All-or-nothing is the binary of our Fitness Industrial Complex, or the FIC; the duality for the muscle-heads running these corporate cost-centers. This isn't the first time I've written about the FIC, but now I see signs its all-or-nothing approach is infecting the well-being and mindfulness movement. The rules grow daily in the hot-house of social media, a never-ending litany of rituals that block the very thing it's meant to cultivate: awareness, calmness, flow. Do we drink our celery juice before or after meditating? As one former colleague said: "By the time I've practiced my mindfulness-on-tape, exercised, done a few yoga stretches, showered, shaved, dressed and had my coffee, it's nearly 10 in the morning - and that's a morning after the luck of having a good night's sleep." The quest for balance can become an obsession and compulsion, leading to imbalance. You can't task your way to inner peace, or health.
Is there a place and space for those maturing adults who want to stay active, but who don't have "success" or "recognition" - what I call the "applause factor" - as their motives? There's nothing wrong with success or looking good, but both motives merely feed the all-or-nothing approach of training for that triathlon, working on that six-pack or getting ready for bikini season. Instead, I meet many who are so sincere about losing weight, recovering from illness, injury or surgery, or who desire to simply feel better in their bodies. They really don't care if they can stand on their heads, bench 500 lbs or walk the length of the Appalachian Trail. There's nothing wrong with these goals, but I'm trying to stress that the majority of folk out there have much more modest aims and needs than the FIC wants to cater to. These are people who just want their health back. They want to have fun with the activities they love. They want to have fun with the people they love. They want the grace and mobility of their younger years. They want to push a trolley of groceries around without lower back pain. It's so heart-breaking that they then do nothing because they can't commit to what they've been conditioned to believe by the FIC: that massive amounts of time, money and sweat are requirements for health and happiness.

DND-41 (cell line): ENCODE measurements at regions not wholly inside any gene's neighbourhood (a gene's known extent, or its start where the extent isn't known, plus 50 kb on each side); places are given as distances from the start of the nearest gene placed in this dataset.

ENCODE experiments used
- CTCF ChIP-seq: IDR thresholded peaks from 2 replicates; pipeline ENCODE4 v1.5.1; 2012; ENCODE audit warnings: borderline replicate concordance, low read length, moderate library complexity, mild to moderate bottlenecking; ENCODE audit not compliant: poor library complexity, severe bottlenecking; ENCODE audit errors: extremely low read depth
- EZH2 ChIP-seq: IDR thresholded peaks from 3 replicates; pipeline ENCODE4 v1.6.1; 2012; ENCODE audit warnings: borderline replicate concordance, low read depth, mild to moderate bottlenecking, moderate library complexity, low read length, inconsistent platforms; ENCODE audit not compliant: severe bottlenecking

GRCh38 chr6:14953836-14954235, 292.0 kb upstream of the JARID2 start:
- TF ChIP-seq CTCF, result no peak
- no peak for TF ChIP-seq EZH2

I don't agree. Movement is a luxury that has no time or place. Movement is freedom. You can move any time of the day or night. You can do isometrics and breathing exercises in economy seats. You can do resistance stretching on planes, trains or automobiles. You can turn up the music in your house and dance like it's nobody's business - and it's not. You can decide to stretch your arms up and down just because you feel like it. I'm a believer, practitioner and advocate of small incremental movement woven through the day, everyday, in any damn place you feel like. Ten minutes here, five minutes there, another ten minutes in the garden by the hydrangeas and by the end of the day, you've exercised a half an hour.
Do what you love and what's fun for YOU. Do what makes you feel better after you've done it. If you're feeling rusty and haven't moved much, than the best thing you can do is begin with a few minutes anyway and gradually increase your time. Throw out any rules you're harboring on what you need to do first or what you need to wear or eat before you can do an activity. You can't believe the rules I hear before people come to my class: I want to lose a few pounds first, my feet are so ugly and I need a pedicure, I want to fast first, I want to wait until the next blue moon and when Mercury isn't in retrograde. I used to think these were lame excuses until I saw my own made-up rules for engaging in the most ordinary of activities. Put down the rules and just move. You'll make your own fitness path by walking it.